In addition, I felt like the guild I let down most during the first Ravnica block was Boros. I feel like their original mechanic, radiance, was the least flavorful and didn't play as well in the archetype as I had hoped. I felt strongly that I had to make sure this time I got it right.


That's why I was excited by battalion. It was exactly what a weenie rush deck wanted. It also was a mechanic that encouraged a low-end mana curve, which was what red-white provides. I only had one issue with Shawn's mechanic. It was clearly the intent that the creature with battalion should be attacking, as the bonus usually didn't mean anything if it wasn't in combat, but I've learned that mechanics work better when they're less subtle about what they want you to do. By changing it to require the creature to attack along with two other creatures, it better sets up what the player is supposed to be doing. In addition, I felt the flavor was more solid.

Like evolve, battalion entered the file early and stayed all the way through. Cipher wasn't such an easy path.

Dimir Has Two Faces

So if you looked at a god book study of the original Ravnica, what card rated the highest of the whole set?

This one:


What was second?

This one:


These two facts, combined with a whole bunch of other data, pointed to one pretty compelling fact: a lot of players like milling. For those who might not know Magic slang, milling is the effect where you put some number of cards from a player's library into the graveyard. The term comes from a card called Millstone from Antiquities,Magic's second-ever expansion, which was the first card to ever have this effect in the game.


This effect plays into the fact that players lose the game if they are ever unable to draw a card. (Note: You don't lose for having an empty library, you lose for being unable to draw a card.) Richard Garfield put this rule into the game to make sure the game ended if it ever became stalemated. Millstone showed up in Antiquities and all of a sudden a new style of deck was born. Usually called a milling deck, the deck beats you by running you out of cards rather than through damage.

How exactly did the Dimir become synonymous with milling? As the lead designer of Ravnica, I'll explain. Just as Golgari is about the graveyard, because black and green are the two colors that interact with the graveyard the most, Dimir is about the library, because blue and black interact with the library the most. This is both positively, to help yourself with things like tutoring, drawing, and card sifting, and negatively, with things like milling and exiling specific cards from the opponent's library.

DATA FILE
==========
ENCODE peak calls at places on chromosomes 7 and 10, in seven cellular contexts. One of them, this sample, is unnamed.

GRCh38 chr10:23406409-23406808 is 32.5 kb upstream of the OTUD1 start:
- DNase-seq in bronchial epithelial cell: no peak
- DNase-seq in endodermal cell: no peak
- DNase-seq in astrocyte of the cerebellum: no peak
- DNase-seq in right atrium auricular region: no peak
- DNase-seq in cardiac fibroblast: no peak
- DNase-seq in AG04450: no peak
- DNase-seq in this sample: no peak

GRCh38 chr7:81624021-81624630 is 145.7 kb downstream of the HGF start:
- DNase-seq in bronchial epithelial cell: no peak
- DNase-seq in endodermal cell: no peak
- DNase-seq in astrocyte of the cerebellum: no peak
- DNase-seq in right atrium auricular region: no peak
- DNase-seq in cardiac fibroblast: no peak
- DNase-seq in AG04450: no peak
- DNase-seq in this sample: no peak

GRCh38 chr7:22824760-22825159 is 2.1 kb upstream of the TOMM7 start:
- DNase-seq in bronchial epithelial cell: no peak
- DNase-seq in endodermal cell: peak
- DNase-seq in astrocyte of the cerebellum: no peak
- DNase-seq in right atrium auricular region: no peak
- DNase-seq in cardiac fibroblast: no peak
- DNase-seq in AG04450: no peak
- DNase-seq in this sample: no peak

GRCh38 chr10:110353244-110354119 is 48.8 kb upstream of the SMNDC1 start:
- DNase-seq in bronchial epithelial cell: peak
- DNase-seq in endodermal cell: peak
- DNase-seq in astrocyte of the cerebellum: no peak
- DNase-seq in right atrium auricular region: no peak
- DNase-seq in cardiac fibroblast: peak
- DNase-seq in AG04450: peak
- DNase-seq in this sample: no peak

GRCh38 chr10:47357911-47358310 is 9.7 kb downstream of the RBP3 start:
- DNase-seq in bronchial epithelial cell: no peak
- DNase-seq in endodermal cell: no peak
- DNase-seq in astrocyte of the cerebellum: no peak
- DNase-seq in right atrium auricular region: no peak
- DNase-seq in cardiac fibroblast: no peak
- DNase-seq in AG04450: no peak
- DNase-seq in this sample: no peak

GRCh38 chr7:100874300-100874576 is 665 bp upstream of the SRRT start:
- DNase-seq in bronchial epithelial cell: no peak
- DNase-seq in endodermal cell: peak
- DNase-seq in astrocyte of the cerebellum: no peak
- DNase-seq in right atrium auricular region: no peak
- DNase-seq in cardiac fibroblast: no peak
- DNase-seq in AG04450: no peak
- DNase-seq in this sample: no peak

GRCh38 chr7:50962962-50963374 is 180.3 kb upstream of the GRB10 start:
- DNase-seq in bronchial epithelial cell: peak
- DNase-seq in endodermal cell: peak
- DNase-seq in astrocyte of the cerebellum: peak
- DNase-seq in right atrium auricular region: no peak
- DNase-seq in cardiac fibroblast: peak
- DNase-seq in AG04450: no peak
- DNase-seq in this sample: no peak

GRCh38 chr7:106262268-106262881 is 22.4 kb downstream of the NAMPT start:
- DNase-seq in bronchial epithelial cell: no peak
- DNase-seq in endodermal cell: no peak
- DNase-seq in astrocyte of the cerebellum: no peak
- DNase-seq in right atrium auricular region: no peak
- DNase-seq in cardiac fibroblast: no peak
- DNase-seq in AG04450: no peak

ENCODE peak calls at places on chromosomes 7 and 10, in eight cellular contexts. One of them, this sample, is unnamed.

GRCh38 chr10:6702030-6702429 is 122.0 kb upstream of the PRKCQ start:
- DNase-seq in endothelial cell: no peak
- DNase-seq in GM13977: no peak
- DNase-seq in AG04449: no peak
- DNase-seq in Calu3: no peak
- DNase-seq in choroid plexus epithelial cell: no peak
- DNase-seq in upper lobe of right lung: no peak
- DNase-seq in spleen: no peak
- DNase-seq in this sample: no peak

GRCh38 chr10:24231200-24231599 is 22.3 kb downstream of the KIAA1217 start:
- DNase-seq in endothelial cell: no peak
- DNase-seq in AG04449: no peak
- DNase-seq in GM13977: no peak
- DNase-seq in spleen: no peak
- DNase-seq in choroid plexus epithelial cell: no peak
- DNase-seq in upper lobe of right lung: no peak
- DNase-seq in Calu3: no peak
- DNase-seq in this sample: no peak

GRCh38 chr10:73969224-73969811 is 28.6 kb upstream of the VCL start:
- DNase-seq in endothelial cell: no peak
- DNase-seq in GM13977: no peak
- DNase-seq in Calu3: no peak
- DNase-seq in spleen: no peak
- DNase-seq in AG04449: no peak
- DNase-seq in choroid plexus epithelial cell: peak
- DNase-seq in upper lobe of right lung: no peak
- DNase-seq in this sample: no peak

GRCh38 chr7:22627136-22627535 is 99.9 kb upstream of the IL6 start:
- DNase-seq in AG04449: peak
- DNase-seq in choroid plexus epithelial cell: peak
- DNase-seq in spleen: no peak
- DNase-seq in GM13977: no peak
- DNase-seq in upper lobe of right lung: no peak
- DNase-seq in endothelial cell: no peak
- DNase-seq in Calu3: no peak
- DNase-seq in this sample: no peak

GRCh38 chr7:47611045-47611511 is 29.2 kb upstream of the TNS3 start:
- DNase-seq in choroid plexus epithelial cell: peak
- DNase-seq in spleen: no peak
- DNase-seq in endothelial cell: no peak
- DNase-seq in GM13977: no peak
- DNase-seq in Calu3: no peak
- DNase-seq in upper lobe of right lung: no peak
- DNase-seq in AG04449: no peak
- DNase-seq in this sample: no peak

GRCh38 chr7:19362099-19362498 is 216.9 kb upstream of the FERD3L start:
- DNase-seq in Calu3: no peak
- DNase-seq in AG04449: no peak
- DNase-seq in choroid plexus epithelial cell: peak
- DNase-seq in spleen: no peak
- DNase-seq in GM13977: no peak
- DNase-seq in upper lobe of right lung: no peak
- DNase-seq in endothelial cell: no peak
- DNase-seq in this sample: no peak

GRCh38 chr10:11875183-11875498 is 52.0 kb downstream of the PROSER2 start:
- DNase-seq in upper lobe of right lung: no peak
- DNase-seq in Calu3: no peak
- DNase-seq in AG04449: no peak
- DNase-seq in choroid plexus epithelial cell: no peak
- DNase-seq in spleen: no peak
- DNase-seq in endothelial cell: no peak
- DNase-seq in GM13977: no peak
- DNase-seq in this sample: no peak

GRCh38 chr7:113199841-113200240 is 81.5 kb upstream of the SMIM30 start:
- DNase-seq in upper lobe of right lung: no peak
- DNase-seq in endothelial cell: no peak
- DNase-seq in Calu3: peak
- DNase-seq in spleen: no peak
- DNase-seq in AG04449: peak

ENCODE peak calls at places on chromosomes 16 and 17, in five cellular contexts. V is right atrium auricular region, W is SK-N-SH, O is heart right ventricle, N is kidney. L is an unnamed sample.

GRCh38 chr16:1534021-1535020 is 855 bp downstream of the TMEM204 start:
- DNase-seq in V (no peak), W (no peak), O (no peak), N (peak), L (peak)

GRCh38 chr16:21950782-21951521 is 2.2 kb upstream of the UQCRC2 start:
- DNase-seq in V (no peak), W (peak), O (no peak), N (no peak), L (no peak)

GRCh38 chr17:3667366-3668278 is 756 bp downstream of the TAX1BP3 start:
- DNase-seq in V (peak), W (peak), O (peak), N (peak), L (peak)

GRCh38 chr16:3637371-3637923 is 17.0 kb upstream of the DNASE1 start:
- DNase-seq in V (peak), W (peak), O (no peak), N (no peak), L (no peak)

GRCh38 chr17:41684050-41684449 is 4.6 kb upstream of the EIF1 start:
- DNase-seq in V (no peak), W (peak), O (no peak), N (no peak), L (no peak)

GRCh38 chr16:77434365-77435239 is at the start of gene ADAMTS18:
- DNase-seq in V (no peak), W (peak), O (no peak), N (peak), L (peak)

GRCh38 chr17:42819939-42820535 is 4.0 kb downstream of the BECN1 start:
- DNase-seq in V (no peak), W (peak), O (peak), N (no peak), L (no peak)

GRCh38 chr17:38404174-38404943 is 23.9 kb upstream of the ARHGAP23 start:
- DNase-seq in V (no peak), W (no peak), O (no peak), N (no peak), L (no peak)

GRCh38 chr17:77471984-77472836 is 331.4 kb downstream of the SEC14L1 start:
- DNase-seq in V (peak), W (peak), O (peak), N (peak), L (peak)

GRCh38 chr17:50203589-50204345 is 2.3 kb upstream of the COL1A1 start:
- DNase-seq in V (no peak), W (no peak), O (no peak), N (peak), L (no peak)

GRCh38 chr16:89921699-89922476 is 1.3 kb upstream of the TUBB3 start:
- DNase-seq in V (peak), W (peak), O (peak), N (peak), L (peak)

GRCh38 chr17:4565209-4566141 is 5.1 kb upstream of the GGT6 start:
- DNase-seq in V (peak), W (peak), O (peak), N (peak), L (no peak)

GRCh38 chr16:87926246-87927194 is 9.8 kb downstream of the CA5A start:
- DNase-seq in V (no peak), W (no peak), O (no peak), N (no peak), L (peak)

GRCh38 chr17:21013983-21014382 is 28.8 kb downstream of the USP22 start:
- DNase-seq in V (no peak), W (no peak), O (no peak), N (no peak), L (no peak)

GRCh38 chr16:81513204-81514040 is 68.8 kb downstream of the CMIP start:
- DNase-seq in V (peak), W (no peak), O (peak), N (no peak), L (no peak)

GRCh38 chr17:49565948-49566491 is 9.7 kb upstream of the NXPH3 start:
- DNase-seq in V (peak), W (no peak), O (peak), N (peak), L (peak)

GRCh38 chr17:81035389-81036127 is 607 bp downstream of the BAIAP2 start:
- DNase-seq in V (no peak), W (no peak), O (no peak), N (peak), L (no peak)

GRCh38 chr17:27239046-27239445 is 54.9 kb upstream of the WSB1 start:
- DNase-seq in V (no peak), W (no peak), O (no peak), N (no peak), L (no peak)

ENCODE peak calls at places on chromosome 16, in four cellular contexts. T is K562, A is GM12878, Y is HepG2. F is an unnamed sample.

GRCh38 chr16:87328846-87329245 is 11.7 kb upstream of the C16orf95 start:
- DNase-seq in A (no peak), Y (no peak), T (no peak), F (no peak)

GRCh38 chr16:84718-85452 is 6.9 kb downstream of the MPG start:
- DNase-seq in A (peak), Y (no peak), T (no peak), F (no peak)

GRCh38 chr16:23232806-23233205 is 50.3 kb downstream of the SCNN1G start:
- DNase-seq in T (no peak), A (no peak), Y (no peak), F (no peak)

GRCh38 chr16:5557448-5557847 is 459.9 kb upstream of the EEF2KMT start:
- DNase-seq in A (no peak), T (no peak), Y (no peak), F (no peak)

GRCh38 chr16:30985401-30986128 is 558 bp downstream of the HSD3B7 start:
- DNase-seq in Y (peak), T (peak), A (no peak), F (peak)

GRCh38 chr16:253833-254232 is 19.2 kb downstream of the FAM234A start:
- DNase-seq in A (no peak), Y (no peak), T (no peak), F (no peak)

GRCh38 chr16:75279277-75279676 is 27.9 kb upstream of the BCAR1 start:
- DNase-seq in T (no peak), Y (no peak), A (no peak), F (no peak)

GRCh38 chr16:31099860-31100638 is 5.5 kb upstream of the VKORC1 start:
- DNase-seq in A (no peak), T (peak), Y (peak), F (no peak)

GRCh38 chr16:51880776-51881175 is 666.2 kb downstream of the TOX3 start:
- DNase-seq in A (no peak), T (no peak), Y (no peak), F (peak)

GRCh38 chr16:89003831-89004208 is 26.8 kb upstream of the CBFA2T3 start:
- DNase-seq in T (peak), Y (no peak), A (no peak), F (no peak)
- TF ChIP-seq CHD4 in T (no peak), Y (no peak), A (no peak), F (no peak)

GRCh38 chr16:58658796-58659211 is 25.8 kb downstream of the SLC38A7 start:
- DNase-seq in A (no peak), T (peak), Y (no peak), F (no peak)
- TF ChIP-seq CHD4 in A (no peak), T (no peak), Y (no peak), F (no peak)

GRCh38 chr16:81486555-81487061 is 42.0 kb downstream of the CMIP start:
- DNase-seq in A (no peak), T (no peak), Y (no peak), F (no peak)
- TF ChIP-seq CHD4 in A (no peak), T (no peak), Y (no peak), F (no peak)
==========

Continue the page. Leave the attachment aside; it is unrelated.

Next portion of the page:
For those who haven't read through my archive, I have a soft spot for alternative win conditions. I obviously am poison's number one fan and I've made more alternative win cards than any other designer (Battle of Wits being my most famous alt-win design to date). Because of this, I've been a huge fan of milling. Look for sets with a milling theme and odds are I was the lead designer of the set.

So there I was in charge of designing Dimir. Milling fit not only mechanically, but just nailed the flavor of the Dimir. They are sneaky and underhanded and they tend to win in ways the opponent can't see coming. Milling was right up their alley, so I made it a subtheme of the guild—a second way to win. Anyway, that's how milling became a thing in Dimir.

It's seven years later and once again, I'm leading a set with Dimir in it. I remembered all the data and I said to my team that the Dimir mechanic was going to revolve around milling. I just made a decree. We played around with a bunch of different milling variants. What I wanted was something that gave a twist to the mechanic.

One day, I decided to play around with the idea of milling a random amount of cards. I liked the idea that each time you milled the opponent, there would be some drama. We experimented with various ideas but the one that played the best was this: the mechanic would name a number and then the opponent milled until they milled that many lands. Lands proved to be the best marker, as we knew every deck would have them, and roughly in the same percentage. We called this mechanic "grind."


Grind did what we wanted, but much like propagate in Selesnya in Return to Ravnica, it required a second tier of cards. Propagate needed token making and grind needed cards that cared that things had been milled. This was important because it made the grind cards relevant even in decks that weren't necessarily trying to mill out the opponent. The easiest way to do this was with cards that cared about what was in the opponent's graveyard. This theme played easily into black but was a little more of a stretch for blue.

A lot of the development team had issues with grind. The biggest was that it didn't play nicely with the other guilds. Most of the other mechanics could be mixed and matched, meaning even if you were playing another guild, you could still play monocolored cards with a different guild's mechanic. They were right, but I was being a little stubborn. I really felt a milling keyword would be very popular. I spent a deal of time fighting to keep grind as the guild keyword, but I could read the writing on the wall.